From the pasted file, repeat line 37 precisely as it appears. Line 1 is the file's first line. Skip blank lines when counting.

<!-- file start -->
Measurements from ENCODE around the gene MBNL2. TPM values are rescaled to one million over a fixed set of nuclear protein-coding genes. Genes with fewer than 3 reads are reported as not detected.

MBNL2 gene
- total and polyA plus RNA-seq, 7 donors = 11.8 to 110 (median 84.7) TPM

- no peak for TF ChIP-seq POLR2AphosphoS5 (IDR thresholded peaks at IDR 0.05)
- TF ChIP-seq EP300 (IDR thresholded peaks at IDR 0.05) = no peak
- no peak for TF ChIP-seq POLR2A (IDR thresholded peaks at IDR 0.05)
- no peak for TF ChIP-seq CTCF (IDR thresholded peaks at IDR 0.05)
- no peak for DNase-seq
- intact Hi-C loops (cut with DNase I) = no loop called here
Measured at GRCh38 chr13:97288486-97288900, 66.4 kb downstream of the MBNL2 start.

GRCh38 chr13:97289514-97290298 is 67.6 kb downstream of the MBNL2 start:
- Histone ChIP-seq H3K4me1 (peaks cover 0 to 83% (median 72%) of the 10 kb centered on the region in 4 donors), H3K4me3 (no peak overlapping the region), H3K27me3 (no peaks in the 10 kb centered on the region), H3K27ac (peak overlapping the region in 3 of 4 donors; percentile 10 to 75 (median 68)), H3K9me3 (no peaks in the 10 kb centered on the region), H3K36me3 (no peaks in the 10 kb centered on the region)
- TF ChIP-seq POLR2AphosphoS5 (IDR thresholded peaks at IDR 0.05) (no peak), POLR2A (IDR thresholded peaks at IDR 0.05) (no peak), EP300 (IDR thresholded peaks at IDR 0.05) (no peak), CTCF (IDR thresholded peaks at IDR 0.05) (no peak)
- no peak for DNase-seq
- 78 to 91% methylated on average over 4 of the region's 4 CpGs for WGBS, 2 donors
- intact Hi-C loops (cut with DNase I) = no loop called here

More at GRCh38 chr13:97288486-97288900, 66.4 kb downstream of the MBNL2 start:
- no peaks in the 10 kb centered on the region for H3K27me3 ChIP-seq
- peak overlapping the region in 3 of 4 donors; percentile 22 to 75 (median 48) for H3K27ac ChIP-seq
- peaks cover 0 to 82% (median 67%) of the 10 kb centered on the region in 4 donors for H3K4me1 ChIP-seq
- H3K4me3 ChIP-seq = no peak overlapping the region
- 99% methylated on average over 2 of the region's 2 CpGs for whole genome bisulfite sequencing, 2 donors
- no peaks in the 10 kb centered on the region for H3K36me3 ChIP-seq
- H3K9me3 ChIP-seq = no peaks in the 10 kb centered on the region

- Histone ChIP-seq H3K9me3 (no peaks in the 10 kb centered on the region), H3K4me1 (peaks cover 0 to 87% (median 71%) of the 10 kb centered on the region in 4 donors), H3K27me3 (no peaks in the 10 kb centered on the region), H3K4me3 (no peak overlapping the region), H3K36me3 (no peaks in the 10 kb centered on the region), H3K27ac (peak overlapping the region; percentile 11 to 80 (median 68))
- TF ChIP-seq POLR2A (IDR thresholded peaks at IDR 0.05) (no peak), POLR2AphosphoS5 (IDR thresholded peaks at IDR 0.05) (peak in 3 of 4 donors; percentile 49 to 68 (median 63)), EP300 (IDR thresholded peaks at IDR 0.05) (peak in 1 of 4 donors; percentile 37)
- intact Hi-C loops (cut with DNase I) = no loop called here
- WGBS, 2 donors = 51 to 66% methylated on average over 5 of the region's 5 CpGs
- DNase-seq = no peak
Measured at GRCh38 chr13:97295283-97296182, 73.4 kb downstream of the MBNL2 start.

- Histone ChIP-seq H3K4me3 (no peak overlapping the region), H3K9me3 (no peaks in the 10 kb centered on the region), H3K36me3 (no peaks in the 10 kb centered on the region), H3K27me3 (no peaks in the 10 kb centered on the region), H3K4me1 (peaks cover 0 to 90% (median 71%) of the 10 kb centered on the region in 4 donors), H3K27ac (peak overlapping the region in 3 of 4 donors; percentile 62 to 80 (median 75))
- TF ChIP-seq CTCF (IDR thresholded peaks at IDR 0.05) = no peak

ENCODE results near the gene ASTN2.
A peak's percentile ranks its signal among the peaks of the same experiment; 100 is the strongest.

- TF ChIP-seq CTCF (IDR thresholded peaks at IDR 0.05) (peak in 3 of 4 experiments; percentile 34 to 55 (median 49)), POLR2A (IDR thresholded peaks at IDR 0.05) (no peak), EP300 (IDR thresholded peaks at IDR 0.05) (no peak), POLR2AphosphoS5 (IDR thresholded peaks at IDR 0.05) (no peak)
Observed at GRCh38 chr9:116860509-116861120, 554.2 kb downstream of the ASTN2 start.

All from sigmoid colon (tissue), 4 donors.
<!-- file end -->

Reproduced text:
All from sigmoid colon (tissue), 4 donors.